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Science & Tech

Gene may make some people more attuned to danger

  • Oct 28, 2013
  • 423 words
  • 2 minutes
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New research suggests that people with a certain genetic variation may be more disposed to spotting an angry face in a crowd or perceiving hazards in their environment than others.

“It’s like seeing the world through gene-tinted glasses,” says University of British Columbia psychology professor Rebecca Todd, author of a recent paper which finds that some people are genetically more attuned to emotionally arousing aspects of the world, such as danger.

Before conducting the study, Todd had noticed that people who have the ADRA2b deletion variant were more likely to suffer from flashbacks or traumatic memory than those without the variant. This led her to wonder if the reason these people experienced these memories more deeply was because they experienced life more intensely.

Todd and a team of researchers conducted a test among 207 participants. Participants were shown positive, negative and neutral words flashing on a screen.

Todd says that although many people perceived the positive words, people with the genetic variation were better at perceiving the negative words, which included terms like enraged, horror and betray. “A lot of them had to do with danger,” Todd says.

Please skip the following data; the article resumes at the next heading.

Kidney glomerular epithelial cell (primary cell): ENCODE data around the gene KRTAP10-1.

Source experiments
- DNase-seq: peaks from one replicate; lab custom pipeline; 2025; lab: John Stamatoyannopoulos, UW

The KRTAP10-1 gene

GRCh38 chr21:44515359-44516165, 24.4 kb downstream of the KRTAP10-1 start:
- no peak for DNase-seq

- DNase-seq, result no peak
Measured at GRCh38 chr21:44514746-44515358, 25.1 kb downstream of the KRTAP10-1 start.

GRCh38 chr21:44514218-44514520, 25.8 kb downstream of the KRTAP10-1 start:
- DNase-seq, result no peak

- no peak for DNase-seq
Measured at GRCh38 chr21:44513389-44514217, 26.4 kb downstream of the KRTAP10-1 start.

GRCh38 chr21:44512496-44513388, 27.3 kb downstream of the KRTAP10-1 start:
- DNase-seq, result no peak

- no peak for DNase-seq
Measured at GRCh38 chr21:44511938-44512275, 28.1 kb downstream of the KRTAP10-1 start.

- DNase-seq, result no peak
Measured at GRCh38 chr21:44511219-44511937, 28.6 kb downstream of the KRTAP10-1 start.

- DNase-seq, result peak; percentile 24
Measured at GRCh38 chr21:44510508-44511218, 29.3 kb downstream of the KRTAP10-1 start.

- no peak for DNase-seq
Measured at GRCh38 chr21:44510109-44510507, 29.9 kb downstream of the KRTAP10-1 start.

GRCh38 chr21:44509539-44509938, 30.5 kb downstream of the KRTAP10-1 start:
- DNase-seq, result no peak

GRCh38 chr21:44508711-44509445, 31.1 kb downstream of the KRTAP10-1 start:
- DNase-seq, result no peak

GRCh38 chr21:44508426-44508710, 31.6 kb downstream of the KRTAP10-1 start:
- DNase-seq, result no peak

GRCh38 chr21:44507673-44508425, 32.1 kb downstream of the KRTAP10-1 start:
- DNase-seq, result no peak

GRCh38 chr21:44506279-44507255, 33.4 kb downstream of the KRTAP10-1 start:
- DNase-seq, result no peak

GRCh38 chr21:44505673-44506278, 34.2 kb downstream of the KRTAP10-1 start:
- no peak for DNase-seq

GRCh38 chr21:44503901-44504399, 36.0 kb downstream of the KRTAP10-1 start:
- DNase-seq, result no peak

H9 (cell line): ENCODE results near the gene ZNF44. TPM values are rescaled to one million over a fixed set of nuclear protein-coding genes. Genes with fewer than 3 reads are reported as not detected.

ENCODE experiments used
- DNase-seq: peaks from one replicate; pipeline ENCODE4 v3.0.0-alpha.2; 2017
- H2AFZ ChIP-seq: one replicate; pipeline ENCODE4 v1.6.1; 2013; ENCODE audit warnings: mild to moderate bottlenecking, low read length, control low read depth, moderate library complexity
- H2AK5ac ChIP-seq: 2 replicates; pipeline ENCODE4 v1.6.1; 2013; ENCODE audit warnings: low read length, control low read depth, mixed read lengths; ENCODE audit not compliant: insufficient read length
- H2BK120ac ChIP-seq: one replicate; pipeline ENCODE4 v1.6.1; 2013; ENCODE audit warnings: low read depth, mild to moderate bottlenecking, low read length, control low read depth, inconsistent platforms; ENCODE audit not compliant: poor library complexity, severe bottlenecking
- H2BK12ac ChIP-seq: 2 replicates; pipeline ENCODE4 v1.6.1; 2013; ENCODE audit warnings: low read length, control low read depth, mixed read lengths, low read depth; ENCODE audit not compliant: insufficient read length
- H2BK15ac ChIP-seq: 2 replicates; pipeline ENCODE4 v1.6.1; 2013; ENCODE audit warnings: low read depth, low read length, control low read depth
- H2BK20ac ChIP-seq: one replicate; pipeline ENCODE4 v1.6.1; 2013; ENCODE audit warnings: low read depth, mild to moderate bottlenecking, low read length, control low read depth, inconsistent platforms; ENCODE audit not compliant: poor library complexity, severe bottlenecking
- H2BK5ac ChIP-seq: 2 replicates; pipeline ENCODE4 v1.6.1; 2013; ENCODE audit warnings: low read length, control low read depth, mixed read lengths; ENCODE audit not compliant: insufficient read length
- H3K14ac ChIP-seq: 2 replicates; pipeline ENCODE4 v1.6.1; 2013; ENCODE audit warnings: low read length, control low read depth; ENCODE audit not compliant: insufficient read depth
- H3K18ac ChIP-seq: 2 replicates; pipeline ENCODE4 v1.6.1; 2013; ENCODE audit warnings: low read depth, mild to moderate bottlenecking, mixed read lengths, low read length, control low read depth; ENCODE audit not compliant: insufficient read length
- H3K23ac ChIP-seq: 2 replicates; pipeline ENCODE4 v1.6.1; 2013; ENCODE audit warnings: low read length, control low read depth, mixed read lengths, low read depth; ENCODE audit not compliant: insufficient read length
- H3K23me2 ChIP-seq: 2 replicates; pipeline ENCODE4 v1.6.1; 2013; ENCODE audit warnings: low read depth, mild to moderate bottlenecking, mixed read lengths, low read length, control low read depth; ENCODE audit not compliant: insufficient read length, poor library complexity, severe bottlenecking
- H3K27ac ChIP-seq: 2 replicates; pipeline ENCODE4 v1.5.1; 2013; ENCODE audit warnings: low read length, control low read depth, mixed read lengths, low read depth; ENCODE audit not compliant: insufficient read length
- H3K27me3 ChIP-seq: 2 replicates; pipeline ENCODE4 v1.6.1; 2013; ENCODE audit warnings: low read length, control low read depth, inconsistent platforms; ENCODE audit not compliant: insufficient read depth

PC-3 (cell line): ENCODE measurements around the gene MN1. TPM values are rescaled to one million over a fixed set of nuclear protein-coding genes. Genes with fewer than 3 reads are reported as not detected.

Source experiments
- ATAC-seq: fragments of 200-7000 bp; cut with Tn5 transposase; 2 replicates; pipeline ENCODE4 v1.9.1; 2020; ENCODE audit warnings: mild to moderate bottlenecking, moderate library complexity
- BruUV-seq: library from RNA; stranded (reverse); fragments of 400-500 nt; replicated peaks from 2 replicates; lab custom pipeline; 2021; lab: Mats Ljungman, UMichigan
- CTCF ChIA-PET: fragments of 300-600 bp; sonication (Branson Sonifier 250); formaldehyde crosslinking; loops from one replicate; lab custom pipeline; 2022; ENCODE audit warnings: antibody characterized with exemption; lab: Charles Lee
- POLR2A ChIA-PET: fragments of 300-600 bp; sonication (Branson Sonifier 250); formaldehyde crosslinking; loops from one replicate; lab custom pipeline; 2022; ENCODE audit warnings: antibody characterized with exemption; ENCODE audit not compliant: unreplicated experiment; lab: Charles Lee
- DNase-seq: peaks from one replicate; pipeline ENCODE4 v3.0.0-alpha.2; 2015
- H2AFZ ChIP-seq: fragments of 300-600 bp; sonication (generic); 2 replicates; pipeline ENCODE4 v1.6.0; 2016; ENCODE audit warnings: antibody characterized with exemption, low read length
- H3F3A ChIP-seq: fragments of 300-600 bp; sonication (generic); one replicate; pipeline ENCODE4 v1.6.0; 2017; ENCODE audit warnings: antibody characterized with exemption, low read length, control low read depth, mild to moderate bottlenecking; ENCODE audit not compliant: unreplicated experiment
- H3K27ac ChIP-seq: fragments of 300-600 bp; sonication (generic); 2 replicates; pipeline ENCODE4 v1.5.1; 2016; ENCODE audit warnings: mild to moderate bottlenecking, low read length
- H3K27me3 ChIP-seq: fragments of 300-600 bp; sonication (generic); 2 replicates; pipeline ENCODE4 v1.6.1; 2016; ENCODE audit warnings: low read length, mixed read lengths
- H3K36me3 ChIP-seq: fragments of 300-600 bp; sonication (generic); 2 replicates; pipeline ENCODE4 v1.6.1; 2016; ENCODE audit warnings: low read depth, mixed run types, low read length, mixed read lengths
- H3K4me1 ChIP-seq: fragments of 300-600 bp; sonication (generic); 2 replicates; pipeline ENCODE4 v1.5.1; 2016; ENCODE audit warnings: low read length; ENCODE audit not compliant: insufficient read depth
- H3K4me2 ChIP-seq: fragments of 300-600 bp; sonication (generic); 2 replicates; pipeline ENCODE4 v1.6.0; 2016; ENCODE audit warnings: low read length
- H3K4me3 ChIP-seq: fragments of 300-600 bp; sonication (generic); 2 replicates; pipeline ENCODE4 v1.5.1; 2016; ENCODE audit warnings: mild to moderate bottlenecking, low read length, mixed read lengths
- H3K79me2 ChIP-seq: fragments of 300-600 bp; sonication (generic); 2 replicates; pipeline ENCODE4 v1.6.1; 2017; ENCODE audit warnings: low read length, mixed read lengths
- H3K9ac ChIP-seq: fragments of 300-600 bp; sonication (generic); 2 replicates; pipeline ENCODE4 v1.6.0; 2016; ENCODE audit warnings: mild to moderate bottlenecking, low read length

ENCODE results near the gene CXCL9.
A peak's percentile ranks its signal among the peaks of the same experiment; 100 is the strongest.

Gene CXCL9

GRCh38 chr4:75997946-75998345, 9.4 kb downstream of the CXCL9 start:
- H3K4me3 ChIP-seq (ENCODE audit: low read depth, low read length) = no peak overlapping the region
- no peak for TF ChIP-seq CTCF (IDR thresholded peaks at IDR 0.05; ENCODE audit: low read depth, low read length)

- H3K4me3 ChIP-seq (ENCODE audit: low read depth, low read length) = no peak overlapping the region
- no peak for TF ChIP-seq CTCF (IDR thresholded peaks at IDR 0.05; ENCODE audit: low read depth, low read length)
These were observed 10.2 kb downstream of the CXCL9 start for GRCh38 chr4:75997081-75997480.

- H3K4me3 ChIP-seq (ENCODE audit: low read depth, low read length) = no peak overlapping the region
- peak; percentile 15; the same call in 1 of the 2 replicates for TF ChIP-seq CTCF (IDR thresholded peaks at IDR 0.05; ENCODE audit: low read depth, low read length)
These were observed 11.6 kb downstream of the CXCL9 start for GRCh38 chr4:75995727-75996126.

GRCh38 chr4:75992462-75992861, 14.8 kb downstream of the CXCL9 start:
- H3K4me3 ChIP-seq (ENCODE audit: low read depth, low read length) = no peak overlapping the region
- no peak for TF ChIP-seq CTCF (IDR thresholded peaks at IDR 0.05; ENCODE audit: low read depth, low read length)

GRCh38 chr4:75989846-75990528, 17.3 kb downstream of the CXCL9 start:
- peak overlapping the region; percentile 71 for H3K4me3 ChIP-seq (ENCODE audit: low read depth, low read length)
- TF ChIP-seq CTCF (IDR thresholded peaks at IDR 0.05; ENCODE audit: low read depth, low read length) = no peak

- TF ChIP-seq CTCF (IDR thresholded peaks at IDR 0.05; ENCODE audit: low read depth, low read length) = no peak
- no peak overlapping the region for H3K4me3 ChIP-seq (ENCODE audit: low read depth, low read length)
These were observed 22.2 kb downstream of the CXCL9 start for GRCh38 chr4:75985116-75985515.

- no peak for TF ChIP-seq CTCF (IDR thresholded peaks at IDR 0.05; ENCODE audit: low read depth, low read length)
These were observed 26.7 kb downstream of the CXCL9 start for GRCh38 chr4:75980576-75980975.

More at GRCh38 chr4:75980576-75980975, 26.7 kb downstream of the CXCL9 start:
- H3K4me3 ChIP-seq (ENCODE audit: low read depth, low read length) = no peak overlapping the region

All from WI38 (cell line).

She says that our brains have filters to break down the massive load of information we take in every moment, but that everyone’s filter operates differently. “What we see is actually highly filtered by our brain, and it’s filtered to what’s important to us. If you’re hungry, you’re more likely to see food in a crowded market.” Her study was a way to try to figure out “the tuning of the doors of perception.”

The results of the study could mean that the gene allows people to perceive a heightened sense of danger. But, Todd says, the test subjects were mostly undergraduate university students — a group she says tends to see the world more negatively. That means it is uncertain whether the gene measures people’s ability to perceive danger or whether it helps people perceive what is currently more important to them.

“(The results are) hard to know how to interpret,” she says. Having the genetic varation doesn’t necessarily make someone more alert. Todd points out that life experience and culture also have a huge effect on the way we see things.

But as far as Todd herself is concerned, it seems to make anecdotal sense at least. She doesn’t have the genetic variation, and jokes that she also has a terrible emotional memory. “I always seem to be offending people by forgetting emotional memories.”

Now she may have a good excuse.


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